Show Summary Details

Page of

PRINTED FROM OXFORD HANDBOOKS ONLINE (www.oxfordhandbooks.com). © Oxford University Press, 2018. All Rights Reserved. Under the terms of the licence agreement, an individual user may print out a PDF of a single chapter of a title in Oxford Handbooks Online for personal use (for details see Privacy Policy and Legal Notice).

date: 04 July 2020

Abstract and Keywords

There was much in common in the development of post-Keynesian economics in Australia and New Zealand, but there were also many differences. Both countries shared a common heritage in higher education. In the first twenty-five years after World War II, both countries adopted broadly Keynesian policies and experienced very low levels of unemployment. Increasingly over these years more theorizing about macroeconomic policy had what now would be called a post-Keynesian content, but this label was not used till after the event. In both countries, apart from one important factor, the experience of actual monetary policy and theorizing about it were similar. Keynesian ideas were more rapidly adopted in Australia than in many other countries. Not surprisingly for a couple of decades after 1936, analysis of policy and its application was Keynesian rather than post-Keynesian, with fiscal policy playing the major role. The conduct of both monetary and fiscal policy depends on the theory of inflation. This chapter examines post-Keynesian economics in Australasia, focusing on aggregate demand, economic growth, and income distribution policy.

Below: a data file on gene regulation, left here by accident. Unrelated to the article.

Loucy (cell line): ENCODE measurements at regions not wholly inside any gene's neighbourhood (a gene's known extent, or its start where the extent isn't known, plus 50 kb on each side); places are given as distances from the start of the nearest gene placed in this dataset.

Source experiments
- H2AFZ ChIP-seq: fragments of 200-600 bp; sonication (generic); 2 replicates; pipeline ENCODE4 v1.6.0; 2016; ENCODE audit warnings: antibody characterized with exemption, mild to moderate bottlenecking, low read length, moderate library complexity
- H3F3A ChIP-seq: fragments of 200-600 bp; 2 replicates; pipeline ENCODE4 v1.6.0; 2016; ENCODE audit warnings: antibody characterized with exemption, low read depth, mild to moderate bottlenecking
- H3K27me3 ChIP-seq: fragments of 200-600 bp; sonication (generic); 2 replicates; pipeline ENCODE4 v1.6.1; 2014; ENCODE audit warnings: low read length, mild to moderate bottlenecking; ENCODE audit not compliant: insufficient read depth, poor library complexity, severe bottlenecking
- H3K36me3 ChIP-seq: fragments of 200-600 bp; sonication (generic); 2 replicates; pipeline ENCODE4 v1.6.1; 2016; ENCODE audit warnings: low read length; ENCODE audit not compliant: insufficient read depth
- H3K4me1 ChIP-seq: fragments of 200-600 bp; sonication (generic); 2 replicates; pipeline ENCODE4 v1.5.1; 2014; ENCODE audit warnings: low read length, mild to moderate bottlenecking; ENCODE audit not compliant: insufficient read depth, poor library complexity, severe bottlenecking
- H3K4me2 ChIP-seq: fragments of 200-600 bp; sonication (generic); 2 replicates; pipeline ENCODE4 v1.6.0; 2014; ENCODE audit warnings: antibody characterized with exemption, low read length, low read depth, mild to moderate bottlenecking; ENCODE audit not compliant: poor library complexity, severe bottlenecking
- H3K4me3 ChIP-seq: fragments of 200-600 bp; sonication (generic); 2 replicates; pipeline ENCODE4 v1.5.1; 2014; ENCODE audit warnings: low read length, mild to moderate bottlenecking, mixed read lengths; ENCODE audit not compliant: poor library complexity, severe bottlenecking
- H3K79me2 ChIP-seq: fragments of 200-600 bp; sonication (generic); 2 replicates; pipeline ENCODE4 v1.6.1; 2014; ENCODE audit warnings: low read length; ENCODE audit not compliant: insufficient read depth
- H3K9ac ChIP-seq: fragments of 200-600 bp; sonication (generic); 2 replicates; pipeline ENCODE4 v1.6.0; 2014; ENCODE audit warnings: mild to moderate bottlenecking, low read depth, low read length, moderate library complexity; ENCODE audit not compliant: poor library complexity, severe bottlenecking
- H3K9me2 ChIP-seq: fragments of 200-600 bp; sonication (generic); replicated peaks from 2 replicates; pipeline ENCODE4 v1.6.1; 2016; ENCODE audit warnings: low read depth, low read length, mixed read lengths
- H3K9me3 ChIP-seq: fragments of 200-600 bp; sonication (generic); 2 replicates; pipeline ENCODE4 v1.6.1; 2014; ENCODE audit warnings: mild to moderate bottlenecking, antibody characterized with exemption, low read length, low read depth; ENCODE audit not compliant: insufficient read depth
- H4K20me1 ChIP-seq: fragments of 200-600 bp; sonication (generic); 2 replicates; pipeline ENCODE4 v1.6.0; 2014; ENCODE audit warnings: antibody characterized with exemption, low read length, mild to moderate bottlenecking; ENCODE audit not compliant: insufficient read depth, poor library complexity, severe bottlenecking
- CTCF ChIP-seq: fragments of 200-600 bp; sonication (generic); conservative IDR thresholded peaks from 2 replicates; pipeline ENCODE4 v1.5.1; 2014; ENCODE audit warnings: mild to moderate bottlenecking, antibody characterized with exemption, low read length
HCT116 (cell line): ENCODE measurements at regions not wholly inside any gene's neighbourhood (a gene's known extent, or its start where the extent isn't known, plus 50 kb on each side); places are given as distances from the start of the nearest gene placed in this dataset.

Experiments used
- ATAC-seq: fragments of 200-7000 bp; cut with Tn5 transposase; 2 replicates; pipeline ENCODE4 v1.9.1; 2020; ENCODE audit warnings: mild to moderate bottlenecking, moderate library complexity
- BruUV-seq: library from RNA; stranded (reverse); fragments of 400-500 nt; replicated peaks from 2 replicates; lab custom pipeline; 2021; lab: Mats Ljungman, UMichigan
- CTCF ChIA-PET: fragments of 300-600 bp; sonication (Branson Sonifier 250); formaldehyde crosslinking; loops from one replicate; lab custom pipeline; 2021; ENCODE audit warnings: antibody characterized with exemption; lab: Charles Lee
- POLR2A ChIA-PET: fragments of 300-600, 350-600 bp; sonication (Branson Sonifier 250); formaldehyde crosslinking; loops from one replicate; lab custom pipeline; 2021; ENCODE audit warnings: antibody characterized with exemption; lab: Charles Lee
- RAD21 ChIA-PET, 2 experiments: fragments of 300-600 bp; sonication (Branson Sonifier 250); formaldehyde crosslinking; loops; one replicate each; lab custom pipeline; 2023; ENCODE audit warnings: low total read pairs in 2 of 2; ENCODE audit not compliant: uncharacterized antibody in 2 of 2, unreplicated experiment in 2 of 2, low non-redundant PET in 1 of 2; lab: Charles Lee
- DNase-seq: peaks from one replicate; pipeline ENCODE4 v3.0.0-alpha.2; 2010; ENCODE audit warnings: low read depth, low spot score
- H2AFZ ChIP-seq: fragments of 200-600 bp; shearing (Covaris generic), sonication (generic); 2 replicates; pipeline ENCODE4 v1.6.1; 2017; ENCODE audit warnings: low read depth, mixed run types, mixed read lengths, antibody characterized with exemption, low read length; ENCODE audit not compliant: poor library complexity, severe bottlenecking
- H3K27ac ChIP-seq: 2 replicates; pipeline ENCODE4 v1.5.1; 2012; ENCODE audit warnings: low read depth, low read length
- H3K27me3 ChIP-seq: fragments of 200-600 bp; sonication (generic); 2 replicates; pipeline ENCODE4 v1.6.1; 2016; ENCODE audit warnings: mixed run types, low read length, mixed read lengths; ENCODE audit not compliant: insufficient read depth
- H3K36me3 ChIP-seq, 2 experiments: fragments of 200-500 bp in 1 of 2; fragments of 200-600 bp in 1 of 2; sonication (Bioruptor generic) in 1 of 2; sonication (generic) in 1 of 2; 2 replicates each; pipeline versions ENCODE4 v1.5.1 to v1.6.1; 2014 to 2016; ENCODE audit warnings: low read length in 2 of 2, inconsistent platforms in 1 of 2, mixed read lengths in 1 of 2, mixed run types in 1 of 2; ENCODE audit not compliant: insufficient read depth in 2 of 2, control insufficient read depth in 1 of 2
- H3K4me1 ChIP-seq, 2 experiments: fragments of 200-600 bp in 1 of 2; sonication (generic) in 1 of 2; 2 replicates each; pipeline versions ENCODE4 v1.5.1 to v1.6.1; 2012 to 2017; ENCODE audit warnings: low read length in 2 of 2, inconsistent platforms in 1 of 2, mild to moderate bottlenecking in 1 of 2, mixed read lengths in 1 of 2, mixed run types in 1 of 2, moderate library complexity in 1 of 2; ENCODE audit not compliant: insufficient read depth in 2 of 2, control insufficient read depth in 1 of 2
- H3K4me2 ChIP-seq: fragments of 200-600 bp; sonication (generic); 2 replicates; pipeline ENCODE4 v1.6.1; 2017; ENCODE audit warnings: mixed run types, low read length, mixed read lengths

Keywords: post-Keynesian economics, Australasia, Australia, New Zealand, aggregate demand, economic growth, income distribution, fiscal policy, monetary policy, inflation

Access to the complete content on Oxford Handbooks Online requires a subscription or purchase. Public users are able to search the site and view the abstracts and keywords for each book and chapter without a subscription.

Please subscribe or login to access full text content.

If you have purchased a print title that contains an access token, please see the token for information about how to register your code.

For questions on access or troubleshooting, please check our FAQs, and if you can''t find the answer there, please contact us.